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7

This appears to be covered by the Norway Criminal Procedures Code, of which an English version can be found here. Chapter 10 deals with witnesses. Here are some relevant sections: § 108. Unless otherwise provided by statute, every person summoned to attend as a witness is bound to do so and to give evidence before the court. There follow a number of ...


6

I presume that the document refers to "barn" and "barnebarn". Norway has forced heirship laws, which refers to offspring as "barn", not limited to those under the age of majority. Interpreted in the context of Norwegian law, there is no assertion in using the word that it grants a right to minors. When you add the additional condition that the recipient must ...


5

Article 75 says that It devolves upon the Storting: (a) to enact and repeal laws; to impose taxes, dues, customs and other public charges, which shall not, however, remain operative beyond 31 December of the succeeding year, unless they are expressly renewed by a new Storting Article 97 says that "No law must be given retroactive effect" . The ...


3

The examples you cite are all based on national law in Sweden and other Nordic countries. If you check GDPR Article 7(1)(e), you will see that processing is lawful if: processing is necessary for the performance of a task carried out in the public interest or in the exercise of official authority vested in the controller; Further down in the same ...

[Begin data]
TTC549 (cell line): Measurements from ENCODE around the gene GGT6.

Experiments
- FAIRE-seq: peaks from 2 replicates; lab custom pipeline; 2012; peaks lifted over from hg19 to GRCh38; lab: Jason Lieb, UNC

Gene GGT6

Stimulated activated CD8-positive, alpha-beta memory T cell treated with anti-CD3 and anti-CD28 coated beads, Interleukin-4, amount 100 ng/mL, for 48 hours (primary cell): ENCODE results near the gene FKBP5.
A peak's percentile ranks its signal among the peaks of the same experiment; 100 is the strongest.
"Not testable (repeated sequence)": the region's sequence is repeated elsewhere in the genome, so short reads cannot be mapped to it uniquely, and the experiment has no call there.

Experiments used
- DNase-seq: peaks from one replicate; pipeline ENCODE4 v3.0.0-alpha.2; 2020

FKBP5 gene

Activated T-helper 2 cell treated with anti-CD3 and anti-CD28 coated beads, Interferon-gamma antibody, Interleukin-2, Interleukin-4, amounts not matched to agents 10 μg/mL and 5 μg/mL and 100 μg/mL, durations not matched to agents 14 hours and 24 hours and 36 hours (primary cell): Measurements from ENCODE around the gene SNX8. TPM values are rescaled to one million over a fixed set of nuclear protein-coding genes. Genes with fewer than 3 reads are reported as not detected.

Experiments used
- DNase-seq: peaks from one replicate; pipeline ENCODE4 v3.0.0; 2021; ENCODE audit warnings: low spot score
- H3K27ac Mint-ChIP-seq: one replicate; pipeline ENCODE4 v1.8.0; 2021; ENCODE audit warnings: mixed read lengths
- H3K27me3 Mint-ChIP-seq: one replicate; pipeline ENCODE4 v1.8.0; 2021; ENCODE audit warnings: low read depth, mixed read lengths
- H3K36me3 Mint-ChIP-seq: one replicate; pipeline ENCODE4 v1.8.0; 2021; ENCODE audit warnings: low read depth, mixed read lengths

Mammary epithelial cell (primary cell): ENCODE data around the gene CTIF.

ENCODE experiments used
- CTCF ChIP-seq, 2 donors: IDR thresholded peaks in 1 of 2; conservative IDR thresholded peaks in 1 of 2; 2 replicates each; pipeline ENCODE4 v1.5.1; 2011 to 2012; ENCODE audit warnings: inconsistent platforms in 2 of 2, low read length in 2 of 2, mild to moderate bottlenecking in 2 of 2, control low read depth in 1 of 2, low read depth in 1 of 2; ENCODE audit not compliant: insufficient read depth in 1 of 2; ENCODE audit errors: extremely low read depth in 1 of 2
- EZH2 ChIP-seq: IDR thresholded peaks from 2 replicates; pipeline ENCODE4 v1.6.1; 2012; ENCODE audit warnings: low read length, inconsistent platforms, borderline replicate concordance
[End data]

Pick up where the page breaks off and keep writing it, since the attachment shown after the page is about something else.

3

It appears that the current law protecting gay and lesbian individuals from hate speech has been extended to cover those who are Bi and Transsexual. It is not adding additional restrictions to the laws of Norway that would bar any religious text reading but instead convey the protections enjoyed by Gay and Lesbian individuals to Bi and Tran individuals. ...


3

Probably not. I can't find the new text, but the existing law was probably just amended with a new category: "hate speech" based on race, religion, disability and "homosexual leanings, lifestyle, or orientation" was illegal – this new law seems to just tweak the categories. The Supreme Court has addressed the general law here in a race-...


2

While it's hard to prove a negative, it looks to me like the claim is false and arises from a misunderstanding of who pays the levy and who receives it. Reference text For reference, I'm going to cite the relevant passage of your first link from FFUK, the Norwegian fund for performing artists: Changes in legislation entail that users must pay ...


2

Crimes are prosecuted either where they were committed, or where the harm was intentionally caused, or both.[1] The statute of limitations that applies is the statute of limitations in the country where the crime is prosecuted. Other statutes of limitations for crimes are irrelevant. Generally speaking, if a crime is still prosecutable in the place where it ...


2

The maximum determinate sentence for anything (outside of military law) was 21 years (in 2013 increased to 30 years for serious terrorism offenses). The law on penalties §43 says that In a sentence of detention, a time frame is set which should not normally exceed 15 years and cannot exceed 21 years. Breivik was tried once for the crime of intentional ...


2

As a general principle of law interpretation, words that appear in a list will be given the explanation consistent with other words in that list. Since the list here is “spouse, child or grandchild”, all words in the list refer to biological relations regardless of age. Hence “child” takes the biological meaning of “son or daughter”.


1

If you are using BitLocker, the police don't need you to give them your password. They can just ask Microsoft for it. You might want to use something else instead.


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